In fairness to Fitzgibbon, however, it must be said that he was not completely devoid of human feeling and there were occasions when he showed a different and more pleasing side to his character. He was once in a duel with John Philpot Curran, when Fitzgibbon, a crack shot, fired wide of his opponent so as to spare his life. He was also instrumental in saving the lives of several of the United Irishmen after the rebellion of 1798. There were many more acts of mercy and good deeds attributed to the much-maligned Earl and it may be that he has been treated somewhat too harshly by history. But then history is a poor respecter of sentiment and, in Fitzgibbon's case, the scales weigh too heavily on the more unsavoury side of his career.

Dejected and disenchanted with the world of politics, Fitzgibbon retired to Mountshannon and busied himself with the running of the estate and there are many tales of his cruel treatment of the workers and tenants there.

Every year about a hundred women were employed to harvest the estate's huge corn plantation and Lord Clare himself supervised the work and was present there every morning and after satisfying himself that all the workers were present and everything was in order he would give the signal to commence work. He was in complete control and insisted that the day's toil should not begin unless he was present. What was not generally known was that Black Jack was an excellent farmer and several farming methods were initiated and used by him - including his ingenious Liquid Manuring Scheme, by way of streams through the land - farming skills that were to be copied and used by many generations of farmers.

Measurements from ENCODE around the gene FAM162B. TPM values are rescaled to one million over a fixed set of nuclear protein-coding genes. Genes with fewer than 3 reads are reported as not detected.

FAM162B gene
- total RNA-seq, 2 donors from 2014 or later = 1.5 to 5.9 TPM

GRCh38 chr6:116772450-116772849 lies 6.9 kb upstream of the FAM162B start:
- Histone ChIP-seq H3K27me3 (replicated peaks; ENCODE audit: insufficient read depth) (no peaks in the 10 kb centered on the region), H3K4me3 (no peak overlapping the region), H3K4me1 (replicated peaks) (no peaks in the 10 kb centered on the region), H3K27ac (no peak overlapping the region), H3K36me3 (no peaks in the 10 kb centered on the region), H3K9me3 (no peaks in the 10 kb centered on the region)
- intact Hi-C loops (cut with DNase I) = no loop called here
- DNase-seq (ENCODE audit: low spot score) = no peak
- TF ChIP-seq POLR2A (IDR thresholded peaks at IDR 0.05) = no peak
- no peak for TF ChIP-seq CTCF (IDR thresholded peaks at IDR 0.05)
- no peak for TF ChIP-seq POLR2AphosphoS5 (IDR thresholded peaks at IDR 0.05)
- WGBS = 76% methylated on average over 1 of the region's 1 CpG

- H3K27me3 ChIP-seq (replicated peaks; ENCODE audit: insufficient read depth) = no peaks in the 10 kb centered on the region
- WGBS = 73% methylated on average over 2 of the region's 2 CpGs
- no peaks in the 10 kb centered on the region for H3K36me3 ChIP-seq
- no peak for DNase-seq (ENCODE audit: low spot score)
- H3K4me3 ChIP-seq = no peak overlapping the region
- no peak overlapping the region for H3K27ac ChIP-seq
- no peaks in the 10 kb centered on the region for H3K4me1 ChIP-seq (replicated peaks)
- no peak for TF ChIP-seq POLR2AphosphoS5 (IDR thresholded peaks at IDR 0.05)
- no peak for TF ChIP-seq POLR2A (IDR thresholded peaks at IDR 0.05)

One morning, after the Lord had wined and dined to excess the night before, he did not arise at his customary time to oversee the starting of work despite the appeals of his servants who informed him that the women workers were waiting and growing restless.

In a rage he ordered his servants to set the dogs on the workers and drive them off the estate. His orders were carried out and many of the women were savaged by the animals. One woman in particular was badly torn about the face. Later in the day, when Fitzgibbon had come to his senses and his better nature appealed to him, moved by remorse he sent his servants to bring back all the workers. Each woman was paid a full day's wages and given the rest of the day off. The woman with the badly injured face was given £1, a good amount of money at that time.

Following a fall from his horse at Mountshannon in the Christmas of 1801 Lord Clare was badly injured and, on the advice of his doctors, he set out to travel to the Continent for special treatment. He had only reached his Dublin house on the first leg of the journey when his condition deteriorated and he died on 28th January 1802 in his early fifties. He was buried at St. Peter's Church in Dublin where the bitterness and hatred he had once aroused surfaced again with the appearance of the dead cats - thrown on his coffin and grave.

It was an ignominious finale for poor Fitzgibbon, the man who, in his relatively short life, had attained so much yet lost so much more. John Fitzgibbon is remembered in happier times in a life-sized portrait by the Dublin painter, Hugh Douglas Hamilton, showing the Earl in full dress and robes of office of Lord Chancellor of Ireland, complete with beautifully embroidered bag containing his seal of office and other important documents. The painting, the property of the National Gallery of Ireland, can be seen at Malahide Castle in County Dublin. Clare Street in Limerick and Dublin's Fitzgibbon Street commemorate his name.